When you imagine a soft drink, many of us immediately conjure the image of a bottle of Coca-Cola in our mind’s eye. This iconic beverage has become such a central part of American food culture and dominates the soda market the world over for good reason—its sugary-sweet, rich flavor connects with so many people that it has spawned candies and recipes based around its signature taste. With such a long history and powerful image, handfuls of Coca-Cola myths naturally get mixed in with facts about the drink.
With more and more people trusting information from questionable internet sources, conspiracy theories and urban legends have been thrown against Coke for decades. Trying to separate fact from fiction can prove difficult, but approaching sources skeptically always leads to the best way to get to the bottom of any rumor. You’ve heard these Coca-Cola myths floating around for years, but did you fall for them?
“Coke can dissolve a human tooth overnight.”
This myth stems from the classic science experiment many of us participated in during elementary school. To test the acidity of water, juice, and Coca-Cola, the teacher would drop a piece of organic matter into a cup filled with each liquid. After being left overnight, the class would study how much of the original material dissolved in each cup. While the average pH of Coke comes in at 2.37, it doesn’t rank high enough to cause any immediate damage to our physiology, let alone something as strong as a tooth. Acids with a pH with a ranking of 1 or lower cause very immediate threats to our health, as well as strong dissolving potential. Cola would have to have a much lower pH rating to fall into the category of chemical to seriously pose such an immediate risk.
“Coke with natural sugar is healthier.”
Many of us have heard that Mexican Coke or European Coke that contains sugar sourced from beets or sugar cane end up having health benefits when compared to U.S. Coke that contains high-fructose corn syrup (HFCS). While corn syrups are still being studied, sugar and corn syrup gets processed exactly the same way through our metabolism, and in this case, natural sugar doesn’t equate to any health benefits. If you want to opt for a healthy beverage, skip over soda altogether.
“Coke contains pork.”
Several years ago, an internet rumor popped up outraging Coke fans—the drink allegedly contained pork! Despite this myth gaining traction every few years, Coca-Cola representatives have released multiple statements denying this rumor and blatantly stating that no meat products make their way into the beverage. Who knows how or why this rumor grew so rapidly, but we can rest easy knowing this soda still remains 100% vegan.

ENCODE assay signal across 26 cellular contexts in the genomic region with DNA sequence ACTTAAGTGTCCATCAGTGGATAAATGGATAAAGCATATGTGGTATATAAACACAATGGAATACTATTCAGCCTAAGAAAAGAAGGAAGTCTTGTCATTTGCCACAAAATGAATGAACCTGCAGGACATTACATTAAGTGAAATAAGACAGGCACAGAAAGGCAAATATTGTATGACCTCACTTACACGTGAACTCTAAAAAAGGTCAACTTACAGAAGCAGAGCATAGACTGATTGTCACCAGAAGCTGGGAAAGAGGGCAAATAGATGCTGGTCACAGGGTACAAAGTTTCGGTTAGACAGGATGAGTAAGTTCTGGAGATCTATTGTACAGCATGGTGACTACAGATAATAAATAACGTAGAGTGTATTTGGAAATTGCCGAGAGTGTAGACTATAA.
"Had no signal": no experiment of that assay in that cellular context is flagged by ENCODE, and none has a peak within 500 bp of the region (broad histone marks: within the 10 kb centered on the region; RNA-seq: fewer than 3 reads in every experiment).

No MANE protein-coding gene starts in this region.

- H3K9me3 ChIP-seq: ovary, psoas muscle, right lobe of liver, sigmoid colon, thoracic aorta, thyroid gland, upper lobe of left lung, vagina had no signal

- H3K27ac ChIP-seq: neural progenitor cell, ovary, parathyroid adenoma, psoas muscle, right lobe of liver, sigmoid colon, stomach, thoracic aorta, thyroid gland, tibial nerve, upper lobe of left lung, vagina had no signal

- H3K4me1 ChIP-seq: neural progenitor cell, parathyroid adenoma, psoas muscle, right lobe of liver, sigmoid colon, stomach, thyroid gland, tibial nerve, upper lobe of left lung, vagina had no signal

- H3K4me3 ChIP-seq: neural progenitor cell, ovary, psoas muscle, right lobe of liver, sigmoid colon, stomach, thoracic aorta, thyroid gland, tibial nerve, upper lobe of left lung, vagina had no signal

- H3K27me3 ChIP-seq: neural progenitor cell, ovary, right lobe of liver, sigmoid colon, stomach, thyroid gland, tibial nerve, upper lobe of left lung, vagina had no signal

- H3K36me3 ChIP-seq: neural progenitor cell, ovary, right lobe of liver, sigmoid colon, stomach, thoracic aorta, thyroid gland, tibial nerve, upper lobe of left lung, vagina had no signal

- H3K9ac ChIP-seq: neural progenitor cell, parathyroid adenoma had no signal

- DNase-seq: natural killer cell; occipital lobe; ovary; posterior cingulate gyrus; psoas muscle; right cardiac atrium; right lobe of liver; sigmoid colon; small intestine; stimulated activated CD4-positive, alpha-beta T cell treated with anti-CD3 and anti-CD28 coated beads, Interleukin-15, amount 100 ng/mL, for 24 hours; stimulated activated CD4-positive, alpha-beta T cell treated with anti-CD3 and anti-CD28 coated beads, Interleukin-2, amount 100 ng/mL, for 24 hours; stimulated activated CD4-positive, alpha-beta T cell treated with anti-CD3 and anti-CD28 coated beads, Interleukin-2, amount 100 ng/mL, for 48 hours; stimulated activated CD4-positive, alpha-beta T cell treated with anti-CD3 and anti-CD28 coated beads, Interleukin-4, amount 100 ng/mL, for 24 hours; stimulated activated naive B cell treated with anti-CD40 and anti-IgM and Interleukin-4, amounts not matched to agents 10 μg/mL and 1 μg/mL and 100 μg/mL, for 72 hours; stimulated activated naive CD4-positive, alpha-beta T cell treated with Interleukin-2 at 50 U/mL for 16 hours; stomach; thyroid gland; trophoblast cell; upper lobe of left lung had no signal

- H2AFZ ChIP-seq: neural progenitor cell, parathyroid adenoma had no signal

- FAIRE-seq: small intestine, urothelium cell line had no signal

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“Coca-Cola uses a food dye made from bugs.”
Even if Coke doesn’t contain meat, what if it gets made with even more ghastly ingredients? Certain foods and drinks get their signature color from a red food dye made from crushed cochineal beetles. While this dye has been proven safe to consume and appears in a wide range of products, Coca-Cola doesn’t include this product in its flagship soda. Next time you feel concerned about cracking open a can of Coke, feel secure in knowing that no bugs were harmed to make your drink.
“Cocaine is an active ingredient in Coke.”
The name Coca-Cola derives from the soda’s two original ingredients—the kola nut and, you guessed it, cocaine. Well before cocaine was illegalized by the U.S. government in 1914, the drug played an integral role in flavoring your average glass of Coke. The official recipe changed in 1903, using “spent” coca leaves that had a bare amount of active substance left in them. Today, the flavor of the soda partially comes from cocaine-free coca leaf extract prepared at a factory in Mayfield, New Jersey, the only factory legally able to process the drug in the United States. While cocaine played a large role in the creation of the drink, don’t expect to find any of it in your soda anytime soon.
“Coca-Cola invented Santa Claus.”
If you turn on the television anytime around the holiday season, you can guarantee to see a commercial featuring polar bears or Santa Claus with a bottle of Coke. This advertising campaign stretches back for almost a century, with Santa promoting the beverage as far back as 1931. Many people claim that the appearance of Santa Claus posed with the beverage cemented his image in the minds of American consumers, but this line of thinking holds no basis in history. The classic image of Santa Claus as a white-bearded man in red stretches as far back as the 18th century and has been in popular culture since the 1800s.
“Drinking Coke after eating Mentos Mints makes your stomach explode.”
By now, many of us have seen videos online of adults and children dropping Mentos mints into bottles of cola, causing violent geysers to spurt out of the mouths of the bottle. With such an extreme physical reaction, another internet rumor started, claiming that anyone who drinks cola after swallowing a whole Mentos mint would cause the victim’s stomach to explode. This gorey idea remains fiction, and while this act won’t make a stomach explode, it definitely causes some serious indigestion and discomfort, so we highly recommend that you do not try this at home.
For more, check out these 108 most popular sodas ranked by how toxic they are.
The post 7 Terrible Myths About Coca-Cola That Are Totally Bogus appeared first on Eat This Not That.